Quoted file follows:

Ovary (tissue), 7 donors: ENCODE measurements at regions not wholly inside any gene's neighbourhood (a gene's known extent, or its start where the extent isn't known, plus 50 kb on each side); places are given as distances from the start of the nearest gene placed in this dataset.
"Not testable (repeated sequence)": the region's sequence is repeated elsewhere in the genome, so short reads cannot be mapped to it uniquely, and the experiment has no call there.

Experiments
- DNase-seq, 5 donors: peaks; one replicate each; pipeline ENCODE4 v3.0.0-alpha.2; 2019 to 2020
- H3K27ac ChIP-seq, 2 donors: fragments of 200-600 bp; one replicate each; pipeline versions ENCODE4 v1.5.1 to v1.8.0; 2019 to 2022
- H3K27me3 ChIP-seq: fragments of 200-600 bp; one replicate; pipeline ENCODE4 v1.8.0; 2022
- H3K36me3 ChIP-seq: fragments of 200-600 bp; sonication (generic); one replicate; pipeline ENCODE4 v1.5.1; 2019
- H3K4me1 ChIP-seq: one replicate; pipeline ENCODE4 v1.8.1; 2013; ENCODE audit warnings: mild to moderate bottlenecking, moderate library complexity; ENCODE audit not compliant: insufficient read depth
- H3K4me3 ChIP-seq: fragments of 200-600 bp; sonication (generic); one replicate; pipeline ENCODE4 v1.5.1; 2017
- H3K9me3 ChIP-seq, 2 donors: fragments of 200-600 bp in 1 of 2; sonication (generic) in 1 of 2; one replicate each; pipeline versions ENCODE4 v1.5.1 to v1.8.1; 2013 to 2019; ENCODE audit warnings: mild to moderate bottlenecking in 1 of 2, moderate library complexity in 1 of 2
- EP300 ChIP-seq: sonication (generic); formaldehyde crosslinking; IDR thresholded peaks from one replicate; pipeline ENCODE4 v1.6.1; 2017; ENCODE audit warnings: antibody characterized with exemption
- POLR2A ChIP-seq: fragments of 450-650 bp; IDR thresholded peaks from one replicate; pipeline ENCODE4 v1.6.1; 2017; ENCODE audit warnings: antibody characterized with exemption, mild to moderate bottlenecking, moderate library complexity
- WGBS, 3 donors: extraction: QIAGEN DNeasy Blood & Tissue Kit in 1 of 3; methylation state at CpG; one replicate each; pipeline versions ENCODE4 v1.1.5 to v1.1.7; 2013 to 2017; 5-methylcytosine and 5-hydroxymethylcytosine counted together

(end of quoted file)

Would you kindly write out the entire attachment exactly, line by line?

Ovary (tissue), 7 donors: ENCODE measurements at regions not wholly inside any gene's neighbourhood (a gene's known extent, or its start where the extent isn't known, plus 50 kb on each side); places are given as distances from the start of the nearest gene placed in this dataset.
"Not testable (repeated sequence)": the region's sequence is repeated elsewhere in the genome, so short reads cannot be mapped to it uniquely, and the experiment has no call there.

Experiments
- DNase-seq, 5 donors: peaks; one replicate each; pipeline ENCODE4 v3.0.0-alpha.2; 2019 to 2020
- H3K27ac ChIP-seq, 2 donors: fragments of 200-600 bp; one replicate each; pipeline versions ENCODE4 v1.5.1 to v1.8.0; 2019 to 2022
- H3K27me3 ChIP-seq: fragments of 200-600 bp; one replicate; pipeline ENCODE4 v1.8.0; 2022
- H3K36me3 ChIP-seq: fragments of 200-600 bp; sonication (generic); one replicate; pipeline ENCODE4 v1.5.1; 2019
- H3K4me1 ChIP-seq: one replicate; pipeline ENCODE4 v1.8.1; 2013; ENCODE audit warnings: mild to moderate bottlenecking, moderate library complexity; ENCODE audit not compliant: insufficient read depth
- H3K4me3 ChIP-seq: fragments of 200-600 bp; sonication (generic); one replicate; pipeline ENCODE4 v1.5.1; 2017
- H3K9me3 ChIP-seq, 2 donors: fragments of 200-600 bp in 1 of 2; sonication (generic) in 1 of 2; one replicate each; pipeline versions ENCODE4 v1.5.1 to v1.8.1; 2013 to 2019; ENCODE audit warnings: mild to moderate bottlenecking in 1 of 2, moderate library complexity in 1 of 2
- EP300 ChIP-seq: sonication (generic); formaldehyde crosslinking; IDR thresholded peaks from one replicate; pipeline ENCODE4 v1.6.1; 2017; ENCODE audit warnings: antibody characterized with exemption
- POLR2A ChIP-seq: fragments of 450-650 bp; IDR thresholded peaks from one replicate; pipeline ENCODE4 v1.6.1; 2017; ENCODE audit warnings: antibody characterized with exemption, mild to moderate bottlenecking, moderate library complexity
- WGBS, 3 donors: extraction: QIAGEN DNeasy Blood & Tissue Kit in 1 of 3; methylation state at CpG; one replicate each; pipeline versions ENCODE4 v1.1.5 to v1.1.7; 2013 to 2017; 5-methylcytosine and 5-hydroxymethylcytosine counted together